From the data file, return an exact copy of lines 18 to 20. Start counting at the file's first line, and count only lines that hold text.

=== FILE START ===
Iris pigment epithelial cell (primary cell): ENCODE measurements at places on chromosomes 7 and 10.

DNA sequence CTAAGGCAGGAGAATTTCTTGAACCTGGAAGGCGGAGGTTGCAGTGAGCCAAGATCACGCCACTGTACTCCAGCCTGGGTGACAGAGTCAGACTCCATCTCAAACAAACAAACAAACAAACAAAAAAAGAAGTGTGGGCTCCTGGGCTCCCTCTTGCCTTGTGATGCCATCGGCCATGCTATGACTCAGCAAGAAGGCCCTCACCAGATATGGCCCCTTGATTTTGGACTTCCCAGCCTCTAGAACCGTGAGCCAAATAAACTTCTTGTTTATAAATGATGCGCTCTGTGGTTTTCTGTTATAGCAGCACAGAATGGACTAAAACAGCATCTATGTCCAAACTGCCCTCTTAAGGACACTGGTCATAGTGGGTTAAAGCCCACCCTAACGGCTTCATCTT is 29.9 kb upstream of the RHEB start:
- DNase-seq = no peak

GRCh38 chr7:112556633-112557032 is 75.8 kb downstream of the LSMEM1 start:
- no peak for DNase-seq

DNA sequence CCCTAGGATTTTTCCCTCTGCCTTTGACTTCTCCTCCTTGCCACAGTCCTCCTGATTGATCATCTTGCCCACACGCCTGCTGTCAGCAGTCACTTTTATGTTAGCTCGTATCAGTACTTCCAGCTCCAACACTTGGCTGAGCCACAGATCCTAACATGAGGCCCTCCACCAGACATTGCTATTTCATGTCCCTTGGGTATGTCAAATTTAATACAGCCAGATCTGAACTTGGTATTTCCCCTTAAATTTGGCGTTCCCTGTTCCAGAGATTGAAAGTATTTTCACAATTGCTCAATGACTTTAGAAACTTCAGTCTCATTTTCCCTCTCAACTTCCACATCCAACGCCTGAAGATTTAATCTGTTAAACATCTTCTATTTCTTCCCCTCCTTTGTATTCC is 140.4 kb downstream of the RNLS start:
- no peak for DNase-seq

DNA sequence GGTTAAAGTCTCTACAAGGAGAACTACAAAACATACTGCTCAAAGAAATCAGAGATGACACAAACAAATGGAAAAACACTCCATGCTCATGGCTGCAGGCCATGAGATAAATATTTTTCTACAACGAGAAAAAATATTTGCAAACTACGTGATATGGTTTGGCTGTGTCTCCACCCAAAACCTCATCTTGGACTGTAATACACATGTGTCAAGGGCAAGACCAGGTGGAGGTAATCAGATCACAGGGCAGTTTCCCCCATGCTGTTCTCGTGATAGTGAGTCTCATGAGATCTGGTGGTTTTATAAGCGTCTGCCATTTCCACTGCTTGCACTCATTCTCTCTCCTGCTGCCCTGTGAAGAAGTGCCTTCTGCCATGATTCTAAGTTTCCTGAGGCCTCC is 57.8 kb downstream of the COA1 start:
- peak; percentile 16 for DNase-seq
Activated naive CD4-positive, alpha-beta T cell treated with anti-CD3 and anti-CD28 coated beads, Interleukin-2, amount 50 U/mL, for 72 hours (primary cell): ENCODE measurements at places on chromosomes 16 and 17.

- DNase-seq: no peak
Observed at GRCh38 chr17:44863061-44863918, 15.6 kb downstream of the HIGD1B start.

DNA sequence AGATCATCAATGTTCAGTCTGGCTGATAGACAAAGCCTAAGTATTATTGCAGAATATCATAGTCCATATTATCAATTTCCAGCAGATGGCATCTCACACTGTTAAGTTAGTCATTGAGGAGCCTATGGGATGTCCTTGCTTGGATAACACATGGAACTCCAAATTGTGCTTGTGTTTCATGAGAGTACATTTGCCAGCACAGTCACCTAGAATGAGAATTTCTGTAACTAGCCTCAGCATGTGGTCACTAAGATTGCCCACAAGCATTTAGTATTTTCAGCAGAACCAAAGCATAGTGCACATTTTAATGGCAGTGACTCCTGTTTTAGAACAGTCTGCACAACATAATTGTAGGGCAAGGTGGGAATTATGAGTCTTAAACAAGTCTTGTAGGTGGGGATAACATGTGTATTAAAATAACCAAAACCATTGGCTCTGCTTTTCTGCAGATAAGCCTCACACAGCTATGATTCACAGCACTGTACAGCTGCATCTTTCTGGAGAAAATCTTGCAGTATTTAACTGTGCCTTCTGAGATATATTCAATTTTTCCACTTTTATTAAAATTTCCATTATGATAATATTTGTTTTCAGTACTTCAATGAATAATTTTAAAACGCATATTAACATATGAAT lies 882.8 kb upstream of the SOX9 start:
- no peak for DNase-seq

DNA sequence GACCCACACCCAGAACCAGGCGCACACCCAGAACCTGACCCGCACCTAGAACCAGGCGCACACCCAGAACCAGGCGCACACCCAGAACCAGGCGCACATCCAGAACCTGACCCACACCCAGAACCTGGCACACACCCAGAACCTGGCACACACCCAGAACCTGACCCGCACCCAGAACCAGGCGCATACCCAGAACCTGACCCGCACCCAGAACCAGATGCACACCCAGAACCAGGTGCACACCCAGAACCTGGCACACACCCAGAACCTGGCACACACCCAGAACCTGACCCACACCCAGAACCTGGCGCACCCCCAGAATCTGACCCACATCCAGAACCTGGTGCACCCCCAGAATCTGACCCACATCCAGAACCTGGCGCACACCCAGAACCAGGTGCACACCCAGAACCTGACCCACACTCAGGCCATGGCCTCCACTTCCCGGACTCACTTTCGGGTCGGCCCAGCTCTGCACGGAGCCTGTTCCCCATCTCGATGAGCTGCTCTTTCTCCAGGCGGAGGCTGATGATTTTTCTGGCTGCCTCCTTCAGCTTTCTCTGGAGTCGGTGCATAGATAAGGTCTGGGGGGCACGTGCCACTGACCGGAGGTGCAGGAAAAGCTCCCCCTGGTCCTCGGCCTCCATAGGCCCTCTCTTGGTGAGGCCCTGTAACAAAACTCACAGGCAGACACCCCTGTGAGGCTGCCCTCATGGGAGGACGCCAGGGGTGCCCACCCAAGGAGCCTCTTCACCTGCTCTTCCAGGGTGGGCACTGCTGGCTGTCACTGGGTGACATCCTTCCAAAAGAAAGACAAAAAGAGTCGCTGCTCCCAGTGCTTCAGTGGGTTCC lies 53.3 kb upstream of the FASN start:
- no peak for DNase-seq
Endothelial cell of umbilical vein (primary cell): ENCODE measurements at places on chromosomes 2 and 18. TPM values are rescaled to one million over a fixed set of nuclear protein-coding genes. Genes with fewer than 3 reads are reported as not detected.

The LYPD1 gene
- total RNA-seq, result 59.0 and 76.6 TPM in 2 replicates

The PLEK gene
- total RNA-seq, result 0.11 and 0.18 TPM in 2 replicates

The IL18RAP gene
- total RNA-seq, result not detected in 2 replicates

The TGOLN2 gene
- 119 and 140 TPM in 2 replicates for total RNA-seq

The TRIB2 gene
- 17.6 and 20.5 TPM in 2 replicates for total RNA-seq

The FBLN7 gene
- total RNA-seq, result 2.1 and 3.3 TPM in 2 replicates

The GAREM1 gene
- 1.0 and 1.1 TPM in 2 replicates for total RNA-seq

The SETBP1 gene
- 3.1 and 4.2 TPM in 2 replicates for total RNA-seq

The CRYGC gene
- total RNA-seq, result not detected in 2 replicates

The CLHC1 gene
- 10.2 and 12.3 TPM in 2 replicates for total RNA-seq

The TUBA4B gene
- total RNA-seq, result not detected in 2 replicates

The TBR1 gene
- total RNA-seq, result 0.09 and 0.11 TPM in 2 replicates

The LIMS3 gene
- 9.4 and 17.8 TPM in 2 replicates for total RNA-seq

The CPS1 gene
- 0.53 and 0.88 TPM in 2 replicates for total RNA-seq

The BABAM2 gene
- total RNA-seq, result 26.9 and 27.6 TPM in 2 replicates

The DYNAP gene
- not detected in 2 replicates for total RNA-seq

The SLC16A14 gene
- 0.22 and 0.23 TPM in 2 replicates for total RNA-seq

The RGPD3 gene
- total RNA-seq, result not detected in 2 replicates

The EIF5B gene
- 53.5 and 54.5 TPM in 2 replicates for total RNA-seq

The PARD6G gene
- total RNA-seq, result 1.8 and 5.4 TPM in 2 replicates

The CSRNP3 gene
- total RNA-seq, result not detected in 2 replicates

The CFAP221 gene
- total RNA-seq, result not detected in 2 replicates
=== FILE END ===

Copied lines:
The LYPD1 gene
- total RNA-seq, result 59.0 and 76.6 TPM in 2 replicates

The PLEK gene